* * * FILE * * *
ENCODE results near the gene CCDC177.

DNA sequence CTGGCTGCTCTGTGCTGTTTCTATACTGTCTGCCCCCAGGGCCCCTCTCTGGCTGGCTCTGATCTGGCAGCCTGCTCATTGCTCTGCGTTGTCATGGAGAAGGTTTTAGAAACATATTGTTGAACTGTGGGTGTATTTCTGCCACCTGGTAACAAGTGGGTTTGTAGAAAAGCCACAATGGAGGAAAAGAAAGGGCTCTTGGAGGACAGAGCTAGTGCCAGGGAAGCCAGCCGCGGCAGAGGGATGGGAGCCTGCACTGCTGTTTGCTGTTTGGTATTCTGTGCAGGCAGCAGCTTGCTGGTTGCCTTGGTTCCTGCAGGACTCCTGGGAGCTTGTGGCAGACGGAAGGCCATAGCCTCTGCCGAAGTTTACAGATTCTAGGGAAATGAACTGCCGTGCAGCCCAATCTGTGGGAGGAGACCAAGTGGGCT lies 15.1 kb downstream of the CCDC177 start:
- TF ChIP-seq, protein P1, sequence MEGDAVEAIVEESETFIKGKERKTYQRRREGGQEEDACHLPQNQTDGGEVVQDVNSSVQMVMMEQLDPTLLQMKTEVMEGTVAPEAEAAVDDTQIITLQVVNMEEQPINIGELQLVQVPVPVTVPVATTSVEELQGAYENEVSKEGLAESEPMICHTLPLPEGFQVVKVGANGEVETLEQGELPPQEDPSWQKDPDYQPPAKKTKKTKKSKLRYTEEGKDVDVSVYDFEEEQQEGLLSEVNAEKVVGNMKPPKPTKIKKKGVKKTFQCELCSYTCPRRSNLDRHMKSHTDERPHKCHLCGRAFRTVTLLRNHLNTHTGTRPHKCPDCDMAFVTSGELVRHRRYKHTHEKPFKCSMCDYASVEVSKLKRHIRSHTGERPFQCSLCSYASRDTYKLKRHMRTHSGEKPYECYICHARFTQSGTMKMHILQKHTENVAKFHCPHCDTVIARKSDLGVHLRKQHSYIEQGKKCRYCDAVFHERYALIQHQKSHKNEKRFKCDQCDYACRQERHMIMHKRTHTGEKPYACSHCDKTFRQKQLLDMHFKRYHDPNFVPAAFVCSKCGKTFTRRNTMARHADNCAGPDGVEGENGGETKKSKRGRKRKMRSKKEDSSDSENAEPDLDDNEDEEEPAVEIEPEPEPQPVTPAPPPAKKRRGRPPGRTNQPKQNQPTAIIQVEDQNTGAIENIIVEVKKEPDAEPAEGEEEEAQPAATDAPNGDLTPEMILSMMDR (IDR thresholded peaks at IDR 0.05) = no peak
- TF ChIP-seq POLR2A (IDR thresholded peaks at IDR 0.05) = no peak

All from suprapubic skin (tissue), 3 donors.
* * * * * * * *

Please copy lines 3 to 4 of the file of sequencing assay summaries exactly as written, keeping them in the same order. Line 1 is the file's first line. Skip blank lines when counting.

- TF ChIP-seq, protein P1, sequence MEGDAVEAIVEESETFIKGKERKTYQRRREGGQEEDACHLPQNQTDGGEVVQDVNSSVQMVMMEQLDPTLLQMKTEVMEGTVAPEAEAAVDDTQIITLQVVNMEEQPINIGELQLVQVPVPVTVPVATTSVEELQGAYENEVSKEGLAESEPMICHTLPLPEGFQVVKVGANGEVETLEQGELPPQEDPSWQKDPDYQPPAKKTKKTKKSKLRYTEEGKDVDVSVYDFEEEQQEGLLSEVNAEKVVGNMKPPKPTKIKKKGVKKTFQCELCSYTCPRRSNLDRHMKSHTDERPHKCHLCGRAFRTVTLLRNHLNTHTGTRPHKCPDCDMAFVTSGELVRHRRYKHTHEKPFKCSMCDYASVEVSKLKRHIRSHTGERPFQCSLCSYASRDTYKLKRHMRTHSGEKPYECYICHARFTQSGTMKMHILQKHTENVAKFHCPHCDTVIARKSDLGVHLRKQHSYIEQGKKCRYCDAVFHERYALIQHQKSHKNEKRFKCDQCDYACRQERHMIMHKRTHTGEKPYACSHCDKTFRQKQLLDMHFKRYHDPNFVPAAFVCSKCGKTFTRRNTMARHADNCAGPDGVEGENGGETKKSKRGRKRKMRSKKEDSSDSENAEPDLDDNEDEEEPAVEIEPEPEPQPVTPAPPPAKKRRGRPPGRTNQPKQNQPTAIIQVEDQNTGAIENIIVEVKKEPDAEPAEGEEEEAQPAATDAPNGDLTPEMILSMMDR (IDR thresholded peaks at IDR 0.05) = no peak
- TF ChIP-seq POLR2A (IDR thresholded peaks at IDR 0.05) = no peak